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Writing Byzantine History After Mantzikert

Posted On December 16, 2020 | 13:38 pm | by lainw | Permalink
Eric McGeer offers public lecture discussing the Continuation of the Chronicle of John Skylitzes, honoring John Nesbitt

By May Wang 

Eric McGeer, consultant for Byzantine sigillography, provided a virtual public lecture on the Continuation of John Skylitzes’s Chronicle, which offers Skylitzes’s on-the-ground reconstruction of events before and directly after the pivotal Battle of Mantzikert in 1071. McGeer and John Nesbitt, former research associate in Byzantine sigillography, translated the Greek text for the first time in Byzantium in the Time of Troubles: The Continuation of the Chronicle of John Skylitzes (Brill, 2020). McGeer also embraced the occasion as an opportunity to honor Nesbitt’s contributions to Byzantine Studies at Dumbarton Oaks, especially the seals collection, over the decades. 

John Skylitzes was a prominent official in Byzantine jurisprudence who, McGeer posits, was well-positioned to reflect and comment on the events that transpired in the latter half of the eleventh century. A principal source on the history of the middle Byzantine period, Skylitzes’s Chronicle covers the reign of twenty-three emperors from 811 until 1057. A coda known as the Continuation extends the history to 1079, delving into the tumultuous last quarter of the eleventh century that saw usurpations, battles, and betrayals abound. “He was writing at a time of dire crisis in the Byzantine Empire,” McGeer explains, about two decades after the arrival of the Turks and their famous victory over the Byzantines at the Battle of Mantzikert in 1071. In the aftermath of the battle, Emperor Romanos IV Diogenes was captured and eventually put to death.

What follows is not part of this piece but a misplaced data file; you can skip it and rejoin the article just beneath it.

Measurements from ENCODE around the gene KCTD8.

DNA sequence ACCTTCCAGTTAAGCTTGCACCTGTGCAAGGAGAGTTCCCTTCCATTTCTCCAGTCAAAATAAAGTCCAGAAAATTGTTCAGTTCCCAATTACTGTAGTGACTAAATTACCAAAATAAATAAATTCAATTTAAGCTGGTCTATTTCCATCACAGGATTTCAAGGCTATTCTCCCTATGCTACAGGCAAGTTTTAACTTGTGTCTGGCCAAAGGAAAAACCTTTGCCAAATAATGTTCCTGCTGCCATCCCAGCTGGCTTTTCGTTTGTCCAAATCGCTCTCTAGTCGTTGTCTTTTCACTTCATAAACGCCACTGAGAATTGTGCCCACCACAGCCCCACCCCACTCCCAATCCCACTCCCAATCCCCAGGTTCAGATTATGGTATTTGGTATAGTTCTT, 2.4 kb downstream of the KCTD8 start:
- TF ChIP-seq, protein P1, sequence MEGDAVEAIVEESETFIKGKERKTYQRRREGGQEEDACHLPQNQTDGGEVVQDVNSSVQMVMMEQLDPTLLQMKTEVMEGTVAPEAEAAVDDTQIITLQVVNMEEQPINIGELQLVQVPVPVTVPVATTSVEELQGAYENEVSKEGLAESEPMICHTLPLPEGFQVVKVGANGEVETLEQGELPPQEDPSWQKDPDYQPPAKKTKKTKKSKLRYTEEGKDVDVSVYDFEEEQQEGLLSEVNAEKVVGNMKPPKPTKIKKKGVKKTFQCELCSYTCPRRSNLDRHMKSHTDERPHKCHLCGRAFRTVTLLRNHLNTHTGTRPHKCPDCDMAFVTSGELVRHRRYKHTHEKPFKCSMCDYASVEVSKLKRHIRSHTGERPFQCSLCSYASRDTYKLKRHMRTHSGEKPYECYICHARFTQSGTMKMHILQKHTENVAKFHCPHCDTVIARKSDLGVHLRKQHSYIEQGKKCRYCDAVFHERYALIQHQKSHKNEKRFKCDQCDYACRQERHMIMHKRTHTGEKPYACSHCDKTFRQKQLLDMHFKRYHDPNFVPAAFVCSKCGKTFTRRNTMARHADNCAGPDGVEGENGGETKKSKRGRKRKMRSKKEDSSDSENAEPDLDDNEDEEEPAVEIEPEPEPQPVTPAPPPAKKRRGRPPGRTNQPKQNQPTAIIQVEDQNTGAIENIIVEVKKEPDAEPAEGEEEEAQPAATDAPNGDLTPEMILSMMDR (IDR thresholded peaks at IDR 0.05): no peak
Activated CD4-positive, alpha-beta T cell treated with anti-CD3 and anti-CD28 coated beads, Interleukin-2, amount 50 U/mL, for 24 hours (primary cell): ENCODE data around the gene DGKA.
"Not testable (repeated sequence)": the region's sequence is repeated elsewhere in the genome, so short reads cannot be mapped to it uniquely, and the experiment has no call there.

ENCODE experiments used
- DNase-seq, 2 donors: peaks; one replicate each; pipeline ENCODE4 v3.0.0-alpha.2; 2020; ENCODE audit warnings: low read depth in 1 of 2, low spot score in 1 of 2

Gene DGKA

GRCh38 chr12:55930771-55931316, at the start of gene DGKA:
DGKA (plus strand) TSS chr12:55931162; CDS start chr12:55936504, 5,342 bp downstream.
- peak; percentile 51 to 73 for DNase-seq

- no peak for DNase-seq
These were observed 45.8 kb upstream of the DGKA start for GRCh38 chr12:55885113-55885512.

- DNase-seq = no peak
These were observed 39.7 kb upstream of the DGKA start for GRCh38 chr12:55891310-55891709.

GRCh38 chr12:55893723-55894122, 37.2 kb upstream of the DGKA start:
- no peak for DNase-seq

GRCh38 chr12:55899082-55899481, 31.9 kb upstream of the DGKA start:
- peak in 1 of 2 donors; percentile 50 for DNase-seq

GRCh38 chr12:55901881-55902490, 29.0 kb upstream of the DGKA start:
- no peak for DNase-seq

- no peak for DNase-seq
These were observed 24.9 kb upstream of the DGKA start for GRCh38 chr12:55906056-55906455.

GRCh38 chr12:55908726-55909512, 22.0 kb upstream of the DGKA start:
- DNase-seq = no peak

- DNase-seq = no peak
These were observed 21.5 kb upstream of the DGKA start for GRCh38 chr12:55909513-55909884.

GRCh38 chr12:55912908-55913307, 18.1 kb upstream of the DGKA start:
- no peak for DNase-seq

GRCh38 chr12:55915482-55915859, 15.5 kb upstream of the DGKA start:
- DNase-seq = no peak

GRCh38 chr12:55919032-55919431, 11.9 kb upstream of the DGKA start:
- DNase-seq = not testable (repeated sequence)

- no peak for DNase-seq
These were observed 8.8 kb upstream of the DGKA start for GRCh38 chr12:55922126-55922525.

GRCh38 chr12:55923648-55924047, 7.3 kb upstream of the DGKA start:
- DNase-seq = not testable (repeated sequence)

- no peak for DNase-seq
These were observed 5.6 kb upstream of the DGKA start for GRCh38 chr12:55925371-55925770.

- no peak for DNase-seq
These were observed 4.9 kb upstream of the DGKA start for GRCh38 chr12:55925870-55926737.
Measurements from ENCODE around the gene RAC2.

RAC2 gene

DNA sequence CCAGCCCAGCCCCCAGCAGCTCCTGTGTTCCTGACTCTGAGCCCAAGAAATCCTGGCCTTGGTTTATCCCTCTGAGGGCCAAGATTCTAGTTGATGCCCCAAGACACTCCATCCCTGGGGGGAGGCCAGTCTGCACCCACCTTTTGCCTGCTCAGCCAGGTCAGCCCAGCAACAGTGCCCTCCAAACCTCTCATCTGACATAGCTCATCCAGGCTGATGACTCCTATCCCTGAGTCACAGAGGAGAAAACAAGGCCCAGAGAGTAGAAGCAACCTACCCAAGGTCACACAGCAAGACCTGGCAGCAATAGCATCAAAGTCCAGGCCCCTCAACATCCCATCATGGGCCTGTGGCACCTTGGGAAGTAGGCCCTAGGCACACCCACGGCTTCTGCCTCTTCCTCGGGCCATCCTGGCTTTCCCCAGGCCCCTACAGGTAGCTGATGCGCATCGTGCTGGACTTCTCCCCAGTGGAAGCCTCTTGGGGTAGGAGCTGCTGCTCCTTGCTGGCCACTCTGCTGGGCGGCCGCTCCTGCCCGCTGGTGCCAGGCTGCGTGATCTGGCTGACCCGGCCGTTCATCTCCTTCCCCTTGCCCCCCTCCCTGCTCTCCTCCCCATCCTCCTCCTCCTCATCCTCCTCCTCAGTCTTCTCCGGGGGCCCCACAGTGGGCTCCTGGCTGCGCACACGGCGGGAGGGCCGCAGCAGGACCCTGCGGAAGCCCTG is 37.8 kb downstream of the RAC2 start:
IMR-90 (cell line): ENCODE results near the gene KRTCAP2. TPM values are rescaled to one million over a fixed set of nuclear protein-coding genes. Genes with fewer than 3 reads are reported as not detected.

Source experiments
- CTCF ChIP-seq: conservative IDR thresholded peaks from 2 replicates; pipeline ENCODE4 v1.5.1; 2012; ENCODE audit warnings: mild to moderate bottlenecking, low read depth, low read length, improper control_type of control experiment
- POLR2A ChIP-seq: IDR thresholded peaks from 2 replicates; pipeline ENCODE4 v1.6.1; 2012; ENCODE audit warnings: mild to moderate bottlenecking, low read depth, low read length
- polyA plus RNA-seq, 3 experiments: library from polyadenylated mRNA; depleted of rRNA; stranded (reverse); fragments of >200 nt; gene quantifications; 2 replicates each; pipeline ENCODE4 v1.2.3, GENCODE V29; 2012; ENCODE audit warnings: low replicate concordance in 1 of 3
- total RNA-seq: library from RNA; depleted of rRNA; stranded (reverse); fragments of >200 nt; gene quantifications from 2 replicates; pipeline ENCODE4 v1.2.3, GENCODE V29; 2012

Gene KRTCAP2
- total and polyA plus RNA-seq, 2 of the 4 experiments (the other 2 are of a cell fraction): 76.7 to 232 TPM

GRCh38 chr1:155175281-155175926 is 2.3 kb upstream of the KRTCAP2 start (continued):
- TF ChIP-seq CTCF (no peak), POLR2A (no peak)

The Continuation draws significantly on the History of Michael Attaleiates, but McGeer emphasizes that Skylitzes diverges from and adapts Attaleiates’s version of events in telling ways. “We see two sides to the defeat at Mantzikert taking shape,” McGeer says. “One blames Diogenes for the defeat, trying to darken his reputation or besmirch his character; the other side offers sympathy for Diogenes and his terrible fate”; Skylitzes’s Continuation inclines toward the latter. Diogenes was betrayed and captured at the Battle of Mantzikert and later blinded and put to death by his rivals for the throne. “Diogenes’s fate seems to have sat very heavily in the memory of the Byzantines of his time,” says McGeer, and later retellings like Skylitzes’s cast him as an emperor who went out to face the Turkish threat but ended up being betrayed by his own people. Though Skylitzes as a court official might have known some witnesses to Mantzikert, McGeer suggests the historian benefited from some temporal distance from the pivotal event; “the regime had changed and some people who had been active in the 1060s were dead, so he was a bit freer to name names or to apportion blame.”